OLS Regression Results ============================================================================== Dep. Variable: y R-squared: 0.078 Model: OLS Adj. R-squared: 0.017 Method: Least Squares F-statistic: 1.277 Date: Mon, 05 Feb 2018 Prob (F-statistic): 0.294 Time: 12:29:30 Log-Likelihood: -228.45 No. Observations: 49 AIC: 464.9 Df Residuals: 45 BIC: 472.5 Df Model: 3 Covariance Type: nonrobust ============================================================================== coef std err t P>|t| [95.0% Conf. Int.] ------------------------------------------------------------------------------ const 3.5733 8.284 0.431 0.668 -13.112 20.259 x1 3.1439 3.068 1.025 0.311 -3.034 9.322 x2 -0.3646 0.255 -1.429 0.160 -0.878 0.149 x3 4.0564 8.698 0.466 0.643 -13.462 21.575 ============================================================================== Omnibus: 99.858 Durbin-Watson: 1.855 Prob(Omnibus): 0.000 Jarque-Bera (JB): 2938.634 Skew: 5.817 Prob(JB): 0.00 Kurtosis: 39.110 Cond. No. 72.0 ============================================================================== Warnings: [1] Standard Errors assume that the covariance matrix of the errors is correctly specified.

As we can see, the statsmodels library allows us to generate highly detailed regression output, with additional statistics such as **skew**, **kurtosis**, **R-Squared** and **AIC**.

From the above, our regression equation is as follows:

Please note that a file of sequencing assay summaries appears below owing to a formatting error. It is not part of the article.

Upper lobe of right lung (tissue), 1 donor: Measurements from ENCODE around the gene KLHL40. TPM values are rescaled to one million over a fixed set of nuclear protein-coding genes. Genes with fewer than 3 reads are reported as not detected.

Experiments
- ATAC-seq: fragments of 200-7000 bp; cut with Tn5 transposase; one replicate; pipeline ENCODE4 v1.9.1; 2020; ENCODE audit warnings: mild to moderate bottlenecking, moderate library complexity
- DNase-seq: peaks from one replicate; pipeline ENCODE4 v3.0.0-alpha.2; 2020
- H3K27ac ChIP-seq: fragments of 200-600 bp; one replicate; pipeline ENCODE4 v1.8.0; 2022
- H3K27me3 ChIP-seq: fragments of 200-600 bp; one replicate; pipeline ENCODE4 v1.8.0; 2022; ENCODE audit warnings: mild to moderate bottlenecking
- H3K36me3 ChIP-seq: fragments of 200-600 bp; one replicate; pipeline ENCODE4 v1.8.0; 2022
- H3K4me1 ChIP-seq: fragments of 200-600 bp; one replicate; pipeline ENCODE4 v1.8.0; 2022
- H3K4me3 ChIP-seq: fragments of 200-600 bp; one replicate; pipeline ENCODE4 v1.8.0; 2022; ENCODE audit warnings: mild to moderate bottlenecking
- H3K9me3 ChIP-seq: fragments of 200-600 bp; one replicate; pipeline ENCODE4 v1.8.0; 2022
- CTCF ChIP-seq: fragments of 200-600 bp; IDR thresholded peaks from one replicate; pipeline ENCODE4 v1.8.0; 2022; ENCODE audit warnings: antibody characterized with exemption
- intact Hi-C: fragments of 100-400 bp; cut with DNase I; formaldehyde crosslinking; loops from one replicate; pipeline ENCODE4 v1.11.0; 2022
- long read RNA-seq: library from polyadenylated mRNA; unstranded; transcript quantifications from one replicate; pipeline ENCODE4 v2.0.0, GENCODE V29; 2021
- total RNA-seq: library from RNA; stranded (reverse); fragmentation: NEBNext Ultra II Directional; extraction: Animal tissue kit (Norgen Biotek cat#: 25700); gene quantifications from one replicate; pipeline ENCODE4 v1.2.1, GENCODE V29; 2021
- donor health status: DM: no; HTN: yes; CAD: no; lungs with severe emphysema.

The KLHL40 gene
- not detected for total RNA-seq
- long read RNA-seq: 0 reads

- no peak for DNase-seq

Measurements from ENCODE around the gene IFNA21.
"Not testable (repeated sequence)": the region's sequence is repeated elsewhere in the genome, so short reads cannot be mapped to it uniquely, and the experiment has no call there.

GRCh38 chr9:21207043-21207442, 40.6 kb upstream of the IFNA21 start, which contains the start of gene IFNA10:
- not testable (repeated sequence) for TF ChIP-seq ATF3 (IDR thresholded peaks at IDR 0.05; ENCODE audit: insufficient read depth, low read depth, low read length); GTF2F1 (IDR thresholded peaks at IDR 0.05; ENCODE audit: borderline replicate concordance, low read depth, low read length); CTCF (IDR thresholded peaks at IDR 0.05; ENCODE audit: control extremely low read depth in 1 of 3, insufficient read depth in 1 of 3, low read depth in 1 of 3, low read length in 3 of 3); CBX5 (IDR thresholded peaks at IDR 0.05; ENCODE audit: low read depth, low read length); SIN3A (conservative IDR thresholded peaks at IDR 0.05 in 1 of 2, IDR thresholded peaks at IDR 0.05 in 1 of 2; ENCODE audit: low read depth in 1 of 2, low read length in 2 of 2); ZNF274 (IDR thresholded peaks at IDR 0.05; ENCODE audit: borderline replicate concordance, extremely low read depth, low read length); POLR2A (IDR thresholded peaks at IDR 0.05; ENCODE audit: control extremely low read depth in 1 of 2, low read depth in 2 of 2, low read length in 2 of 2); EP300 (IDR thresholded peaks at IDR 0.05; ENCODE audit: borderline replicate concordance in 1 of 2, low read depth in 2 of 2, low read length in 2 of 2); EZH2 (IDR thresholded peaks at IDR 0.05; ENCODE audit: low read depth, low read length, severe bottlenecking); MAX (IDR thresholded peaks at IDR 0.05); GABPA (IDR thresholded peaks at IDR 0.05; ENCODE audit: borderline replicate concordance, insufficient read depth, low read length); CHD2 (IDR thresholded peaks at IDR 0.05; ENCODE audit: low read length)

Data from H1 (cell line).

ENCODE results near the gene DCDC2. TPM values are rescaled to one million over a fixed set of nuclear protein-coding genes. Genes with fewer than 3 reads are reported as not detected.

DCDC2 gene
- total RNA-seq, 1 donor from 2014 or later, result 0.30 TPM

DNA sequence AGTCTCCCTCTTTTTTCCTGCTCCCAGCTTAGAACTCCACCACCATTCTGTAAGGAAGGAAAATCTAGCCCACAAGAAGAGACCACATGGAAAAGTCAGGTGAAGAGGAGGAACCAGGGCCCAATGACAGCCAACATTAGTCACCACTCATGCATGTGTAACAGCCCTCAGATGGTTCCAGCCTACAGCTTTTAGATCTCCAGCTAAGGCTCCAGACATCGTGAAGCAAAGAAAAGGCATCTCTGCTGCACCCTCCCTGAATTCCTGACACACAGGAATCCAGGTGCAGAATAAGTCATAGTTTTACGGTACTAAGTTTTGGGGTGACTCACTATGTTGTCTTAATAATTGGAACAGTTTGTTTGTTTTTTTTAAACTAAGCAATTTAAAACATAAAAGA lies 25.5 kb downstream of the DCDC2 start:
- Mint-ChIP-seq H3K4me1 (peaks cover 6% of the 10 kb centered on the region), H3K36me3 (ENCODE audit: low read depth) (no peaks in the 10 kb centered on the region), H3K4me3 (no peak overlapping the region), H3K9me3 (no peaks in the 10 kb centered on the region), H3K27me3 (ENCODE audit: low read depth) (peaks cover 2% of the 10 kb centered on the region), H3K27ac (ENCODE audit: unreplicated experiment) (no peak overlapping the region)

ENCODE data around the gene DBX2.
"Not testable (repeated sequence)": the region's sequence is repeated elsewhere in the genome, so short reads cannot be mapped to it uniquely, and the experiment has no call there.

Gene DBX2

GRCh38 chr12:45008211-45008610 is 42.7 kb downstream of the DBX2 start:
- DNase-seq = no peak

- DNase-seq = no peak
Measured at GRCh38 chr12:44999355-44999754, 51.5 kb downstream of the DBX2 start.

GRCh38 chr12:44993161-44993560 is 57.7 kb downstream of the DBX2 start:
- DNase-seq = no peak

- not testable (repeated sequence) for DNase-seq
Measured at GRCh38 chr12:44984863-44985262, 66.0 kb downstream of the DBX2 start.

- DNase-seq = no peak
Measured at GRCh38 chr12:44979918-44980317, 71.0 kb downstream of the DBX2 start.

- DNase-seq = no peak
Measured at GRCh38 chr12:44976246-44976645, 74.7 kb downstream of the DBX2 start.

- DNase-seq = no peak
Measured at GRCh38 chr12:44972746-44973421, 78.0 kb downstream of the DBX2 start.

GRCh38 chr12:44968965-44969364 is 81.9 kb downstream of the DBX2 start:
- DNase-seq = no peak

**stock_return = 4.14320 + 2.23811(dividend) + 0.26361(earnings) + 11.88278(debt_to_equity)**

## Output Interpretation

Let’s interpret our regression output:

- If the dividend yield increases by 1%, then the return on the stock increases by 2.32%.
- If the earnings growth increases by 1%, then the return on the stock increases by 0.26%.
- If the debt to equity ratio increases by 1%, then the return on the stock increases by 11.88%.
- The R-Squared value is 0.6439, meaning 64.39% of the variation in stock returns is “explained” by our predictors.
- The dividend variable is significant at the 5% level, earnings is significant at the 1% level, while debt to equity is significant at all levels.

## Detecting heteroscedasticity using statsmodels

One of the issues that we face when running a linear regression is that of heteroscedasticity.

**Heteroscedasticity** is a term used to describe a condition where there is an uneven variance across our error term.

Let’s take the following example. Suppose that you are conducting an analysis on incomes across the United States. Chances are, you will find that incomes in New York are significantly higher than in North Dakota.

Given that major cities are likely to have higher populations and thus higher incomes, the residuals across your observations will be unevenly distributed. In this instance, you will find that the variance of your error term gets larger across cities with higher populations:

In order to correct for this condition, it is necessary to test for heteroscedasticity using the Breusch-Pagan test, and then remedy for the condition if it exists.

Let’s go back to our stock example.

Remember that our first regression (reg1) was structured as follows:

stock_return ~ dividend + earnings + debt_to_equity

We first import the statsmodels library and then compute the Breusch-Pagan statistic using the statsmodels.stats.diagnostic.het_breushpagan command:

import statsmodels name = ['Lagrange multiplier statistic', 'p-value', 'f-value', 'f p-value'] bp = statsmodels.stats.diagnostic.het_breushpagan(results.resid, results.model.exog) bp pd.DataFrame(name,bp)

Since our p-value is less than 0.05, this indicates that heteroscedasticity is present, and we reject the null hypothesis of homoscedasticity.